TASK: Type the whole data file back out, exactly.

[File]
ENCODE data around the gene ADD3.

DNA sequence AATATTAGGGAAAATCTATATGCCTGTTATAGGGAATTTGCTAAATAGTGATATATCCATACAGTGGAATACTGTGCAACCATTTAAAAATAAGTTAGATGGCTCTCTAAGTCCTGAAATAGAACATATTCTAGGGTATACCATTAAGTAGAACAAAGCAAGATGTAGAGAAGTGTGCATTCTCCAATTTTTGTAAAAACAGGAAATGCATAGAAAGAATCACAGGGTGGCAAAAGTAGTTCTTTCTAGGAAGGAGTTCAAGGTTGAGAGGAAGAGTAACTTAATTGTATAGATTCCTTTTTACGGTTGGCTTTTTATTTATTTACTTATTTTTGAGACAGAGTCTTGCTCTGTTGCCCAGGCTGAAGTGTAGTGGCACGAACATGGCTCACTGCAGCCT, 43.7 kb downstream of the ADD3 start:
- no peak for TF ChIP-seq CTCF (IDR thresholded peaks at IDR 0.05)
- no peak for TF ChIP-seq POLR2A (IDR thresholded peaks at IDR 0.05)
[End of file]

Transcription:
ENCODE data around the gene ADD3.

DNA sequence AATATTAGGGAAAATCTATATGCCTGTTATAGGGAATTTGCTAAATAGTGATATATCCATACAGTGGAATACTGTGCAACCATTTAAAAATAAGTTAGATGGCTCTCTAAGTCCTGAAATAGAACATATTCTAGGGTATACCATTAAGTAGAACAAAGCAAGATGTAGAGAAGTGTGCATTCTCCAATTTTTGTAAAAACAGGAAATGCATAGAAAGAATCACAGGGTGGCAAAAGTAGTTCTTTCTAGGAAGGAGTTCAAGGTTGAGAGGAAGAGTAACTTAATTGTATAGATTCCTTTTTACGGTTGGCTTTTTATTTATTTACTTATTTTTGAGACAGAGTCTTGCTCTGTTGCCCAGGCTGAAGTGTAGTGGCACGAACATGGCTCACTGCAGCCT, 43.7 kb downstream of the ADD3 start:
- no peak for TF ChIP-seq CTCF (IDR thresholded peaks at IDR 0.05)
- no peak for TF ChIP-seq POLR2A (IDR thresholded peaks at IDR 0.05)